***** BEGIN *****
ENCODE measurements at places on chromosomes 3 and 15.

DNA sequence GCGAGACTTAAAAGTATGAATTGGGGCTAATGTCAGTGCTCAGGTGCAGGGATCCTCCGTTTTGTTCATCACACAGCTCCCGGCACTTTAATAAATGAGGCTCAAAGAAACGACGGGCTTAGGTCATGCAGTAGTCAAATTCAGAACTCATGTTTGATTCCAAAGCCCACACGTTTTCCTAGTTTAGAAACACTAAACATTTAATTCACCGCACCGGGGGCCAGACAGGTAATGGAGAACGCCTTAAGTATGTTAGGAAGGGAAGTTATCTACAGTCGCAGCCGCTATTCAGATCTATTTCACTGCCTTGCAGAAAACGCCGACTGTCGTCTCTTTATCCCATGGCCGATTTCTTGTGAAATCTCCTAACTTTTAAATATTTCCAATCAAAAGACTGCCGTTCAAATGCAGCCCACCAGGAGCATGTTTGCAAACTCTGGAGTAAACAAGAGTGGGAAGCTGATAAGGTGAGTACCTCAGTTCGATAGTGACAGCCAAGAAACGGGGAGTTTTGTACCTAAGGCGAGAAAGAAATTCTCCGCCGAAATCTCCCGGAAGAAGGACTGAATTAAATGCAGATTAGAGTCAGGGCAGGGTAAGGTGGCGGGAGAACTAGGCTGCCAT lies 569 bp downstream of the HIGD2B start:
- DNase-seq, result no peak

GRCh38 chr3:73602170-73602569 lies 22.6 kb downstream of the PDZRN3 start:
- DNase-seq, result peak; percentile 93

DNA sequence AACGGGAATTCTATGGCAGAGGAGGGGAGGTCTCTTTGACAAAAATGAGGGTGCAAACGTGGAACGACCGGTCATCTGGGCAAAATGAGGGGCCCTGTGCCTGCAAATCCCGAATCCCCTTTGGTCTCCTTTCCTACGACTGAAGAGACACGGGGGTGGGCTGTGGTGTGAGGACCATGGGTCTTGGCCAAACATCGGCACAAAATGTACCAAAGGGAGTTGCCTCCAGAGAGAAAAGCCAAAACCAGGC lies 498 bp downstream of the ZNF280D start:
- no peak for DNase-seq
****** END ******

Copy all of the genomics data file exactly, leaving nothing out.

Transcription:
ENCODE measurements at places on chromosomes 3 and 15.

DNA sequence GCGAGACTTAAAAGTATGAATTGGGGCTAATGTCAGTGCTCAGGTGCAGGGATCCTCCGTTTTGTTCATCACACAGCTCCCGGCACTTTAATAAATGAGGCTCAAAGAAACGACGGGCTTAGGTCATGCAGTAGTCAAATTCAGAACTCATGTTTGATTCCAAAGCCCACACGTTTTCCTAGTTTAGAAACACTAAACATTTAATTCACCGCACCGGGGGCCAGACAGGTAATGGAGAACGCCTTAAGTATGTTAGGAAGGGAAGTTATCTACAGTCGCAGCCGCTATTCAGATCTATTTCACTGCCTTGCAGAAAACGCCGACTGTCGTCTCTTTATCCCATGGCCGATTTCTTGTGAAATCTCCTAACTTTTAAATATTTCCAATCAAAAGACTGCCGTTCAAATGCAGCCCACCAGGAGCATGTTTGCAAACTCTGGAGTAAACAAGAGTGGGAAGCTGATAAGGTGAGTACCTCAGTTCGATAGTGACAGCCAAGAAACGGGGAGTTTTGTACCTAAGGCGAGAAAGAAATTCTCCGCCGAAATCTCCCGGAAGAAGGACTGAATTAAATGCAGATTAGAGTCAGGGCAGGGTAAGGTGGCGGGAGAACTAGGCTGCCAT lies 569 bp downstream of the HIGD2B start:
- DNase-seq, result no peak

GRCh38 chr3:73602170-73602569 lies 22.6 kb downstream of the PDZRN3 start:
- DNase-seq, result peak; percentile 93

DNA sequence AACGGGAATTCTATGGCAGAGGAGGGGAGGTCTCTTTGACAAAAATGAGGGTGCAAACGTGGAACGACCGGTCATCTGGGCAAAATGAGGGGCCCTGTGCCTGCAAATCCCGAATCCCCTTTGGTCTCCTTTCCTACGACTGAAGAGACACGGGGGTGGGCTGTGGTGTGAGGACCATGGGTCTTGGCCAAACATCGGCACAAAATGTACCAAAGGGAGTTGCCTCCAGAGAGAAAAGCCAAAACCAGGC lies 498 bp downstream of the ZNF280D start:
- no peak for DNase-seq